For some time now I have found my attention returning to the idea of “Weltschmerz”1 that I wrote about in a former blog entry in July of this year. I continue to feel a deep sense of empathy with many conditions present in our world. This was triggered again by word of the passing of a truly great human being of our time, Paul Newman. As reports were shared, not only about his acting, which he often felt was below the level of perfection he desired, but also his generosity in giving richly to many charitable causes, I found myself sadly missing his presence, as though he were a personal friend. I also felt a sense of general loss in that humanity often fails to comprehend the contributions so many make behind the scenes. I watched Casablanca the other night and found the same emotions surfacing as I thought about Bogart, Bergman and the other great actors in the film, all gone now. These people have enriched our lives—individually and collectively.
Today I received news from a list that I am on about a book by Kathleen Norris2. It was a review in the Seattle Times by Portland author, Kimberly Marlowe Hartnett. The word “acedia” was new to me, perhaps because, according to reviewer, it has been dropped from dictionaries. We may be more accustomed to the word “sloth,” which is a synonym most associated with the seven deadly sins of Christendom. Sloth suffocates a satisfying life of the mind or a sustaining spirituality. I like the definition given in Wikipedia: “Acedia is a Latin word, from Greek akedia, literally meaning ‘absence of caring’."
These two words: Weltschmerz and acedia came together for me. Feeling world pain can come about because a person recognizes there is an absence of caring in the minds of many on the planet. We tend to care when our needs are not met or we are personally challenged in some way. I believe that a satisfying life of the mind is developed as we begin to reconnect with our spirituality and notice the little things in our world. As we reach beyond our own needs, our vision will embrace the contributions made by so many people doing so many things to make our world better for everyone. Hopefully, this broader vision will also move us past the judgments we tend to make of others we feel fall short of what we expect of them. Finally, I must examine my own life of mind to make certain my thoughts are postive and supportive of the highest and best in myself and in others with whom I have interaction.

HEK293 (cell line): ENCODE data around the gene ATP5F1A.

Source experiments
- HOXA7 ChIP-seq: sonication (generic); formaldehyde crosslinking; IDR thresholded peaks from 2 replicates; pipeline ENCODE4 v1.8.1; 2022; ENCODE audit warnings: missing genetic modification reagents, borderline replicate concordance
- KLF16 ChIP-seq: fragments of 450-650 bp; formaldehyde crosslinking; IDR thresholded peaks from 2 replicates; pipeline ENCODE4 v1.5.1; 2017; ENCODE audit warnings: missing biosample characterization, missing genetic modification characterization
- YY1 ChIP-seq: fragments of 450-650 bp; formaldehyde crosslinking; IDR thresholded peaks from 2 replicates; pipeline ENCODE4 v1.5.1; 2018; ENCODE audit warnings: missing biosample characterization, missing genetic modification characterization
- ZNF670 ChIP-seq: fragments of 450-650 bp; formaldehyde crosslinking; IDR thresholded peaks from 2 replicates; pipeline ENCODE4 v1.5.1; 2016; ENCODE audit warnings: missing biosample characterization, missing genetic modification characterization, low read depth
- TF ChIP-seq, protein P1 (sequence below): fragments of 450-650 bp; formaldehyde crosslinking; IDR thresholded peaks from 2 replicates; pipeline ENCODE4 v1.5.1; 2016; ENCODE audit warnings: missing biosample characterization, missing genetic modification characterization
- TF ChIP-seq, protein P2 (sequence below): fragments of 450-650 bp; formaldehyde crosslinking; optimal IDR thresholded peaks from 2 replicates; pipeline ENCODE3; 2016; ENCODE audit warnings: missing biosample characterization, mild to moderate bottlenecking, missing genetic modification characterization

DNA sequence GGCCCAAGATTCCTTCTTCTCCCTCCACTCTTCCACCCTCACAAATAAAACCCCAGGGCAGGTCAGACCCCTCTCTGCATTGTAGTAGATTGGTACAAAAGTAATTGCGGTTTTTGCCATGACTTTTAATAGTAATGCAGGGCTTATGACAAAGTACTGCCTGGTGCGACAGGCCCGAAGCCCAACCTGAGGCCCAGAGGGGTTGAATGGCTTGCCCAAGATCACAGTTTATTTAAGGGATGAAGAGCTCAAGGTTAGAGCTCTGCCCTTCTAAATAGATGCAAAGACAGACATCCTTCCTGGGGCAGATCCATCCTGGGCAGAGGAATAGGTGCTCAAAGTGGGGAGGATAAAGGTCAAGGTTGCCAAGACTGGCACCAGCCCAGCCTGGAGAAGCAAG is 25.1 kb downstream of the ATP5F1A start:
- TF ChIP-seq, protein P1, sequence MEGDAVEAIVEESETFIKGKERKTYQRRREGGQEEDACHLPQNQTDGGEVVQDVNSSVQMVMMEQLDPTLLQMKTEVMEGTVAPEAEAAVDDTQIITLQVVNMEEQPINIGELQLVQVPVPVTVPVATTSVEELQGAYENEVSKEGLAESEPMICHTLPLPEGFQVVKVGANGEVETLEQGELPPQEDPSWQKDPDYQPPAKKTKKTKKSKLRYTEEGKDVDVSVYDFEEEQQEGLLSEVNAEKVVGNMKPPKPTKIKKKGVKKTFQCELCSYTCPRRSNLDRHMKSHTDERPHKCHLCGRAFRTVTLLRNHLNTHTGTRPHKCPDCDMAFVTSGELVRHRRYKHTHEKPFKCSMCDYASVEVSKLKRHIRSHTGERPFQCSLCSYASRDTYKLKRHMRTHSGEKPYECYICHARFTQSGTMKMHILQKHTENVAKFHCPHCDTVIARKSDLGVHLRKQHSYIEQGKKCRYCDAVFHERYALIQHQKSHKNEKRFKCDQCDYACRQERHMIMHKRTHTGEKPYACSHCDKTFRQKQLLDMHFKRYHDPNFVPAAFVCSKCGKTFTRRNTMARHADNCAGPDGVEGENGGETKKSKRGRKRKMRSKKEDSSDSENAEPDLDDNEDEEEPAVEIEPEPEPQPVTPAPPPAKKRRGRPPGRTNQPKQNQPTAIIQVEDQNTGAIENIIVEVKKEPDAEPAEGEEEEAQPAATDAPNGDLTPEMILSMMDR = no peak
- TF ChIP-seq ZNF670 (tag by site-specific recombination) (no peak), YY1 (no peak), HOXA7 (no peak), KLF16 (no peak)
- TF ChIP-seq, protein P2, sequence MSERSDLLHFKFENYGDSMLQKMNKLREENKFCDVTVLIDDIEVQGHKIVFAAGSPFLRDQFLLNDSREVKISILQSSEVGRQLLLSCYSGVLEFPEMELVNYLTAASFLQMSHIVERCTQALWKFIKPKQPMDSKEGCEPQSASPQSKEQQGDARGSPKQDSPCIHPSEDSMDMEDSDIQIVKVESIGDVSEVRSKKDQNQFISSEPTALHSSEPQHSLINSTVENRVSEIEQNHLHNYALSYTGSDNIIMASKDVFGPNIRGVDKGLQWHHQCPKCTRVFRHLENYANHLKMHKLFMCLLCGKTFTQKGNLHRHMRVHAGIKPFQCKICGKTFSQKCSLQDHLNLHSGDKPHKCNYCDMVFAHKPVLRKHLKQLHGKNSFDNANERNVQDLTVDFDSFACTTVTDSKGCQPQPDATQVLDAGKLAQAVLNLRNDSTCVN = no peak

As the emotions of concern and positive caring surface in my daily experiences, I will remember the satisfying life of the mind that results as I give of myself wherever I am able and through whatever talents I may have to share.
1 Weltschmerz (VELT-shmerts): German, from Welt (world) and Schmerz (pain). It refers to world-weariness or sadness felt at observing the difference between physical reality and the ideal state.
2 Acedia & Me: A Marriage, Monks, and a Writer's Life (Riverhead, 334 pp., $25.99).